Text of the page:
In the eastern Australian state of Queensland, developers plan to transform a disused gold mine into a 450-MW pumped-hydro storage facility at a fraction of the cost typically associated with pumped-hydro projects.
Renewable Energy World spoke with Simon Kidston — executive director of the project developer, Genex Power — to learn more about the project and its significance for renewable development in Australia.
“We see this as a trailblazer project — there’s great opportunity here for supporting the emergence of renewable energy,” Kidston said. “The broad strategy is to develop a very low-cost pumped-hydro storage project utilizing infrastructure left behind by the mining industry. Together with an adjacent solar PV park, we’ll be dispatching cost-effective power, whilst enhancing grid stability.”
Genex is well underway in its planning — much of which, including permitting, has been streamlined due to a combination of the site’s previous industrial use and the strong community and governmental support the project has garnered.
Construction of the Kidston hydro facility is anticipated to begin in the second half of next year, with first generation planned for 2019.
The plan also entails phased construction of a 150-MW (>140-GWh per year) solar PV park adjacent to the storage facility.
“Construction of phase one — 50 MW — will begin [4Q16]; another 100 MW will be developed alongside the hydro project,” Kidston said.
Conditions in Australia are ripe for such a large-scale storage solution.
“There are several things we’ve observed motivating the development,” Kidston said. “In Australia, as the share of renewables increases greatly, we’ll see more instability in electricity prices because of the intermittency of wind and solar power. We’ve seen this in other markets, and want to counter it here in Queensland through large-scale storage.”
A second factor, he said, is that the majority — about 74 percent — of Queensland’s peaker plant supply is gas powered.
“Whilst the global cost of gas has collapsed recently, the domestic price in Australia has in fact tripled due to LNG exports,” Kidston said. “Our project will be substantially cheaper than gas peakers, and thereby create enormous opportunity to displace the gas-powered peaking market.”
In addition, the Kidston development holds even greater appeal as the site could hardly be better suited for repurposing into a pumped-hydro storage facility.
Decommissioned in 2001, and since flooded and rehabilitated, the site already comprises two large reservoirs of 52 and 54 hectares. Considering their dimensions and proximity to one another, the reservoirs are pitched to provide basis for a highly efficient pumped-hydro plant with a capacity of 450 MW and daily generation of 2,225 MWh.
“We’re still finalizing the design,” Kidston said, “but we’re looking at a head — or height differential — of around 300 m. By utilizing some smart design techniques though, we’ve gained some extra height. That means gains in water pressure, and better efficiency — we estimate efficiency up to around 80 percent.”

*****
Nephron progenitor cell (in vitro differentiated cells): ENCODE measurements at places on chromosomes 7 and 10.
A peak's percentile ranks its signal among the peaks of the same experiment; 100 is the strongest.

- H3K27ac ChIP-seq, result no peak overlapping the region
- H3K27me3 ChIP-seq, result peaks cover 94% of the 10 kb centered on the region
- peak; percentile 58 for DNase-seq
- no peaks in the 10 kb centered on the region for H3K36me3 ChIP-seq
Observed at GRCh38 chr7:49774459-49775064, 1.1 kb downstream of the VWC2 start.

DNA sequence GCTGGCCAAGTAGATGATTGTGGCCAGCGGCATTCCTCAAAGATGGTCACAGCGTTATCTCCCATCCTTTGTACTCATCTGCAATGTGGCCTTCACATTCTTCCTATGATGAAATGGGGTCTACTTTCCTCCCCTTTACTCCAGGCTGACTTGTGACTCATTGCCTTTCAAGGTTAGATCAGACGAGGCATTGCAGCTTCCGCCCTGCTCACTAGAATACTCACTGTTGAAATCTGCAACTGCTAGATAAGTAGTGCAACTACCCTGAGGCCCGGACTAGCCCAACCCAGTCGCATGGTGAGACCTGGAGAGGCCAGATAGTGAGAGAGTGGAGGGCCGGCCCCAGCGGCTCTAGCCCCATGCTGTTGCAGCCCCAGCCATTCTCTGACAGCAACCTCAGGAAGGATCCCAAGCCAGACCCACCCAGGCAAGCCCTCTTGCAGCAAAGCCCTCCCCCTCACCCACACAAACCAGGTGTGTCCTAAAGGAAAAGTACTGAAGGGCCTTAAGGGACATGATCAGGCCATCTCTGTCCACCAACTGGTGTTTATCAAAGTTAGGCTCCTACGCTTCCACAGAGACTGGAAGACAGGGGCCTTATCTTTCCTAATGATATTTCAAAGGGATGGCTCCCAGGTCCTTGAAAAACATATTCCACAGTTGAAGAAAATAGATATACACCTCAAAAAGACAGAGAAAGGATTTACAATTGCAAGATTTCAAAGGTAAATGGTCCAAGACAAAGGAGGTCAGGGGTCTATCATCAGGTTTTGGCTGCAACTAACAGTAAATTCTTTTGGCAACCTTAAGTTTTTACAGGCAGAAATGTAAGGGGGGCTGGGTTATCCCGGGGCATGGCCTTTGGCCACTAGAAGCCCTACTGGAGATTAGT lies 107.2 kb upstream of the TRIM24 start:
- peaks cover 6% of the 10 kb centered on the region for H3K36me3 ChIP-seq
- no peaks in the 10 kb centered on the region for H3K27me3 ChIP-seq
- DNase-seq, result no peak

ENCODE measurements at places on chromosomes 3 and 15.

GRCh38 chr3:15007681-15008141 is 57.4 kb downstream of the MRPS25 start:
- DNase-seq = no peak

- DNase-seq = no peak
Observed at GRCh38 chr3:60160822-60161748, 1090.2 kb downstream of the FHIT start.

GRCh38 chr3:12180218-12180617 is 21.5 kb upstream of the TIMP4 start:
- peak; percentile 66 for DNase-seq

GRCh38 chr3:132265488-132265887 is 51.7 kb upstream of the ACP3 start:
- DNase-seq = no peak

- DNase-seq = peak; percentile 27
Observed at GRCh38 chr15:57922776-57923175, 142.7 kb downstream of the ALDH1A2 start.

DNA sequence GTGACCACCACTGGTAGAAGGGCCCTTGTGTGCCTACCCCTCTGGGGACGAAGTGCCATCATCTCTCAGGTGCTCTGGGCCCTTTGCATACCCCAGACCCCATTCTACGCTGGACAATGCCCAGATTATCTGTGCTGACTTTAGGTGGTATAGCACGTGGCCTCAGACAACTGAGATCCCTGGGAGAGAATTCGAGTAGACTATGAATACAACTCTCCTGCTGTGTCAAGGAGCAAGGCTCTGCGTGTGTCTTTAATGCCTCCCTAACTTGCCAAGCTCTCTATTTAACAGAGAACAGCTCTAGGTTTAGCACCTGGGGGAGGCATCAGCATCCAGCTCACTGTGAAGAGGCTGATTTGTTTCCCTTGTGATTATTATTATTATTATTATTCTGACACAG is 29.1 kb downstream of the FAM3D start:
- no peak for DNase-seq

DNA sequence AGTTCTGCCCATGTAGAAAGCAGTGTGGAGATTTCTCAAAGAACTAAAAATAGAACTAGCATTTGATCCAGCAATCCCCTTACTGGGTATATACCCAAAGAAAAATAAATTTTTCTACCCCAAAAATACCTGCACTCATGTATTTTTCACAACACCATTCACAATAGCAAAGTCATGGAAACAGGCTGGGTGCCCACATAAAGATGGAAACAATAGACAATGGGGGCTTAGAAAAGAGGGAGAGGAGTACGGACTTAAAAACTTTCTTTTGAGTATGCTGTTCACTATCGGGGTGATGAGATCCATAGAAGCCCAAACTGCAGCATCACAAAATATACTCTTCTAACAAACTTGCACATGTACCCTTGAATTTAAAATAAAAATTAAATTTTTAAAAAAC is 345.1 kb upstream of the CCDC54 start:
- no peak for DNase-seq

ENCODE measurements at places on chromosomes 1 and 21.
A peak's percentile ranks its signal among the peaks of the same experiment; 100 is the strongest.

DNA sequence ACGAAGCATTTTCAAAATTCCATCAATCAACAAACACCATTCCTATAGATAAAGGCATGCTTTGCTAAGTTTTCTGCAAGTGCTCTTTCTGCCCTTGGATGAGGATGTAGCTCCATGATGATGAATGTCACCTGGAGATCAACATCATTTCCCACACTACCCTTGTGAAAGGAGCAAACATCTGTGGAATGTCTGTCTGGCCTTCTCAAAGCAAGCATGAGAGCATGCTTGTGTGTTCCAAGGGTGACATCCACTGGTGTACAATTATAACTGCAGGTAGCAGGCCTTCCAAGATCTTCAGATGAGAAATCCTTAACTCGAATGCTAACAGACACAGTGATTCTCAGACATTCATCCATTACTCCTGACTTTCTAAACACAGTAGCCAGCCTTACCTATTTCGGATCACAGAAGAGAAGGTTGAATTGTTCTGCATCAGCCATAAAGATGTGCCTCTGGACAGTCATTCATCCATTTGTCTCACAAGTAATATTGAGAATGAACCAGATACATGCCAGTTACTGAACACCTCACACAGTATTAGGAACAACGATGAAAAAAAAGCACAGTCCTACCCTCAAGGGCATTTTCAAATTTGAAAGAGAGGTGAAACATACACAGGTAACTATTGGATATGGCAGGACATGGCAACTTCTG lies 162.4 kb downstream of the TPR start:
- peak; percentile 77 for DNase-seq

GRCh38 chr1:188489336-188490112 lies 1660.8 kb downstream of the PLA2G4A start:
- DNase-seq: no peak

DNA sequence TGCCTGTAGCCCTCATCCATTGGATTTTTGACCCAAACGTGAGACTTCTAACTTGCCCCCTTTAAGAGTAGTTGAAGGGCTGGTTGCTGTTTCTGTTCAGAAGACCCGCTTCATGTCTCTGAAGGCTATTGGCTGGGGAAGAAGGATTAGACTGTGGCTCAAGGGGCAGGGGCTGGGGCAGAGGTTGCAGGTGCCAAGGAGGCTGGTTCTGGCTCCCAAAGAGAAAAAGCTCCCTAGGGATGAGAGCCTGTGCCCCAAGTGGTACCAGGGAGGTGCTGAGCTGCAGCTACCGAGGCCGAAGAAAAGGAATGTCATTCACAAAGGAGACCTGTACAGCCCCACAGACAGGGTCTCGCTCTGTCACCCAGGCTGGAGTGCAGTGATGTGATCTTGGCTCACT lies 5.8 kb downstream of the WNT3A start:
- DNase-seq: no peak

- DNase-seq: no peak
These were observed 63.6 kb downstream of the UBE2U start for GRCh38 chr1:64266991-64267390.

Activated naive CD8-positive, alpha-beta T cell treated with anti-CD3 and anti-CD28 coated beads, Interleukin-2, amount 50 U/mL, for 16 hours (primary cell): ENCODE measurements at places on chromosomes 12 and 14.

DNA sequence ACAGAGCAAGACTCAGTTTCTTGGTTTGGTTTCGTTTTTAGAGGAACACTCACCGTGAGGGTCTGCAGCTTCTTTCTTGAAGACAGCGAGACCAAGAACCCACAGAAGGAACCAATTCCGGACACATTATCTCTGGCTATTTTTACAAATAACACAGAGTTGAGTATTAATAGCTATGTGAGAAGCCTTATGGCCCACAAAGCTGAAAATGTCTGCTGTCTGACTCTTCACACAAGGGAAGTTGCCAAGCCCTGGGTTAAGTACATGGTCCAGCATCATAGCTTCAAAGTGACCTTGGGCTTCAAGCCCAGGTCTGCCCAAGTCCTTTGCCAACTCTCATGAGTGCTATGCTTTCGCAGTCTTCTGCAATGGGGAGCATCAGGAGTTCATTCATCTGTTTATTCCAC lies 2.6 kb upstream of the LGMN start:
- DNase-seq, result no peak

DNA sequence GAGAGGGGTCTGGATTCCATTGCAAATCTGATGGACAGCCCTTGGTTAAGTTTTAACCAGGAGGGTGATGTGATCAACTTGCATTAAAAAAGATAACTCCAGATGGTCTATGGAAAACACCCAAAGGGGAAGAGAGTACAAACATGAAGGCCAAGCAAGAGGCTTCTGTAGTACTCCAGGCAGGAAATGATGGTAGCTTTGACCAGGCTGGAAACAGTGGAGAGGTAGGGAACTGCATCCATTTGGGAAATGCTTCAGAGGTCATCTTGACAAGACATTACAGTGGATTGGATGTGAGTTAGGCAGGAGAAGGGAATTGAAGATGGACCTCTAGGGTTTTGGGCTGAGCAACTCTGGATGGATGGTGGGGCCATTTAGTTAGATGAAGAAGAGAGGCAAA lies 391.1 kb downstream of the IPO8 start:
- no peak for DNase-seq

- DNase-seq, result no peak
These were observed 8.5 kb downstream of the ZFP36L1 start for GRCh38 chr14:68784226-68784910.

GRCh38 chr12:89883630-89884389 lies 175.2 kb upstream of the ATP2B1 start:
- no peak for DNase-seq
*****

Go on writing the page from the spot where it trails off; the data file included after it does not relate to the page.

Additional to the reservoirs, remnants of the mine’s history constitute considerable useful infrastructure, including a water pipeline, an airstrip, and a 132-kV transmission line and substation.
Altogether these circumstances are cutting capital costs — contributing to expected expenditure of between a quarter and a fifth the typical costs of pumped-hydro storage.
“We expect costs of about AUS $1 million (US $750,000) per MW; massively less than a green field operation.”
While the existing transmission line “perfectly accommodates” the 50-MW phase one solar PV build, Kidston explained that “the combined capacity of the hydro project and expansion of the solar park to 150 MW will require a new 275-kV transmission line. That work will commence next year and is planned for completion in 2019.”
The project also has been aided through support of the Australian government, which, as Kidston explains, has been quick to recognize the development’s benefits: “We’ve been blessed by a huge amount of government support at two levels. At state level, the Queensland government has described this a project of state significance; what that means is a fast-tracking of approvals down from the typical 12 months to around three.”
Kidston said the hydro project also received federal support and funding.
“They recognize the need for large-scale storage to support the expansion of renewables — it’s the one thing we’re lacking in Australia,” he said, adding that the Australian Renewable Energy Agency is providing ongoing support.
The Kidston location holds ingredients to success for the solar park. The site is highly amenable to PV development and exceptionally well irradiated; although final costs aren’t yet confirmed, the park is pitched to provide one of the lowest costs per MWh in the country. Kidston added, “we’re on schedule; before September we’ll announce final design elements, capital and operating costs [for both the solar and hydro projects].”
Once completed, the Kidston facility will be the third largest pumped storage scheme in Australia, but Kidston is confident this is only the beginning. Asked about the potential for repurposing more of Australia’s abandoned mines, he said: “Absolutely. I think they’ll be other groups that look to follow in our footsteps.”
“There are thousands of closed mines in Australia,” he said. “Of course, not every mine site is suited to hydro generation. Rock strength is important and abundance of fresh water is another important limiting factor. But certainly some of them present opportunities for the future. We’ve already identified another suitable site we’ll seek to develop after Kidston.”